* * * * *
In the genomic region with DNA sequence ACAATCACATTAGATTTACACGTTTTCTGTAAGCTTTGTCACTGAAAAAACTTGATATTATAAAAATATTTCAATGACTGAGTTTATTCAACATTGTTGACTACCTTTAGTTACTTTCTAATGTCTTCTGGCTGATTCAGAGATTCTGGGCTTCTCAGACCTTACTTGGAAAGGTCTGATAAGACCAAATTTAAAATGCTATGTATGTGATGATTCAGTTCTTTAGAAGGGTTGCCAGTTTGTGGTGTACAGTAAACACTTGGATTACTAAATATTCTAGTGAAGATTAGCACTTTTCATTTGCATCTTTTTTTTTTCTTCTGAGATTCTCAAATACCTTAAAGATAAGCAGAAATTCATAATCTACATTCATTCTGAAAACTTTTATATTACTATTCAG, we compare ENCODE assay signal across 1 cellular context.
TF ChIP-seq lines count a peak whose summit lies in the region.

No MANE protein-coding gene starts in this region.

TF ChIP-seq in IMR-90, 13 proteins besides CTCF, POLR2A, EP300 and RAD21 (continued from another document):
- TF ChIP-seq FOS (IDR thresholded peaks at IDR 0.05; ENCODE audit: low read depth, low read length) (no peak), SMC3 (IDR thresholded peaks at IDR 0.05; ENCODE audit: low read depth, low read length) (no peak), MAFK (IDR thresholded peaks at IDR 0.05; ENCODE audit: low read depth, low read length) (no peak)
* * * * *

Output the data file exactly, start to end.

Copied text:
In the genomic region with DNA sequence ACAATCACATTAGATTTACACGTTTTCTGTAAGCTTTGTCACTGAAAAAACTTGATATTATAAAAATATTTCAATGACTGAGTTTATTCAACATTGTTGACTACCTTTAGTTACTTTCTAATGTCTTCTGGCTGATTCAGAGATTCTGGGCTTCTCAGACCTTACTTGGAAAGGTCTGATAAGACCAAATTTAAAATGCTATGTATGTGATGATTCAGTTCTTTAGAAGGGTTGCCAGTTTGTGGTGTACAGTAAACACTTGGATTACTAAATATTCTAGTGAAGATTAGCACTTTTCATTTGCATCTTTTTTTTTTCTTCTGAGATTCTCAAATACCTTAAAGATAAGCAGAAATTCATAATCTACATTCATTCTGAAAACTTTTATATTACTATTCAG, we compare ENCODE assay signal across 1 cellular context.
TF ChIP-seq lines count a peak whose summit lies in the region.

No MANE protein-coding gene starts in this region.

TF ChIP-seq in IMR-90, 13 proteins besides CTCF, POLR2A, EP300 and RAD21 (continued from another document):
- TF ChIP-seq FOS (IDR thresholded peaks at IDR 0.05; ENCODE audit: low read depth, low read length) (no peak), SMC3 (IDR thresholded peaks at IDR 0.05; ENCODE audit: low read depth, low read length) (no peak), MAFK (IDR thresholded peaks at IDR 0.05; ENCODE audit: low read depth, low read length) (no peak)